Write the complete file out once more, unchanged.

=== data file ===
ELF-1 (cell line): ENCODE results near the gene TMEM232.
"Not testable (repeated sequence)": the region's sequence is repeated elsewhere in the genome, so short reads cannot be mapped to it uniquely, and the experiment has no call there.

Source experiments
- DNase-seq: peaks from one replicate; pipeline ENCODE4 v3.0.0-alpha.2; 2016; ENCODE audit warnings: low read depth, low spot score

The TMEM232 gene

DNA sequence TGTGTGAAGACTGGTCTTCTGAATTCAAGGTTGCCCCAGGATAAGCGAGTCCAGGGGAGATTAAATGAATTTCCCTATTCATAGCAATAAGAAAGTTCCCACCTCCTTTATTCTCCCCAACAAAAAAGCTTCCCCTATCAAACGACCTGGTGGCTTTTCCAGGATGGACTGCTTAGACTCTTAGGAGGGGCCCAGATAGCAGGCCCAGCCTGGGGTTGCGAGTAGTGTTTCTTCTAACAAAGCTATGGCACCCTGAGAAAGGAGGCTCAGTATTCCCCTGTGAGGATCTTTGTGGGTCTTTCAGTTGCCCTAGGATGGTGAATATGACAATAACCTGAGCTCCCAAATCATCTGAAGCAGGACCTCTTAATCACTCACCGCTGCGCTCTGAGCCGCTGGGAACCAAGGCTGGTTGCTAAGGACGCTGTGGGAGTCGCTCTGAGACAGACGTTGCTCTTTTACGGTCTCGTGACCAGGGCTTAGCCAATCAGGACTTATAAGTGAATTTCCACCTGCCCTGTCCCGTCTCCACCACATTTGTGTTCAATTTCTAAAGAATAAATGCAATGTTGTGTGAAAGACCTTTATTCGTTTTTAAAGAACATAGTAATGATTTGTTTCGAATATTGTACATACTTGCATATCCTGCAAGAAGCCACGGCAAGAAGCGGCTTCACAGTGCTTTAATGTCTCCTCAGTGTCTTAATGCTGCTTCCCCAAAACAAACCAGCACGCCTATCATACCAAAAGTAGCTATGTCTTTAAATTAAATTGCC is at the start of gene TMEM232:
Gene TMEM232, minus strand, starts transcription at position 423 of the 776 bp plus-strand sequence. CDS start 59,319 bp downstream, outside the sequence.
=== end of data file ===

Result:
ELF-1 (cell line): ENCODE results near the gene TMEM232.
"Not testable (repeated sequence)": the region's sequence is repeated elsewhere in the genome, so short reads cannot be mapped to it uniquely, and the experiment has no call there.

Source experiments
- DNase-seq: peaks from one replicate; pipeline ENCODE4 v3.0.0-alpha.2; 2016; ENCODE audit warnings: low read depth, low spot score

The TMEM232 gene

DNA sequence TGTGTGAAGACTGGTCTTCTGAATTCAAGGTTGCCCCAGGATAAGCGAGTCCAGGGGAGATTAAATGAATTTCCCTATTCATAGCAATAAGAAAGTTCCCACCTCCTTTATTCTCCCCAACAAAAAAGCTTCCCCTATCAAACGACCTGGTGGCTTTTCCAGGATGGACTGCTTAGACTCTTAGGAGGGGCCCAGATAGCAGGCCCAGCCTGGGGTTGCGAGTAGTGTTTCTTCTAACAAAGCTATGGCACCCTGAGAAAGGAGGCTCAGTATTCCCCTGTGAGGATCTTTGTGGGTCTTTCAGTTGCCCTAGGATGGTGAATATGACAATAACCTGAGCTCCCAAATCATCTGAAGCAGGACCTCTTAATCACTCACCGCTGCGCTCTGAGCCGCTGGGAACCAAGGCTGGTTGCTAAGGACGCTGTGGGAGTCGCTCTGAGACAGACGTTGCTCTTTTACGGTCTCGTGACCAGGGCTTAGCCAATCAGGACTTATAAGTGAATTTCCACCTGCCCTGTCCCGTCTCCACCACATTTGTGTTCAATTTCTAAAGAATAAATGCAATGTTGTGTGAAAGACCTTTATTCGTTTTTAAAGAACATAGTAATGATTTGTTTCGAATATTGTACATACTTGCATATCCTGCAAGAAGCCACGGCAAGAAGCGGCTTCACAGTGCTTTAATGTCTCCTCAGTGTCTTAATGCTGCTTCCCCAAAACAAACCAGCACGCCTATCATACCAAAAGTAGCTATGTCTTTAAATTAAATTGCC is at the start of gene TMEM232:
Gene TMEM232, minus strand, starts transcription at position 423 of the 776 bp plus-strand sequence. CDS start 59,319 bp downstream, outside the sequence.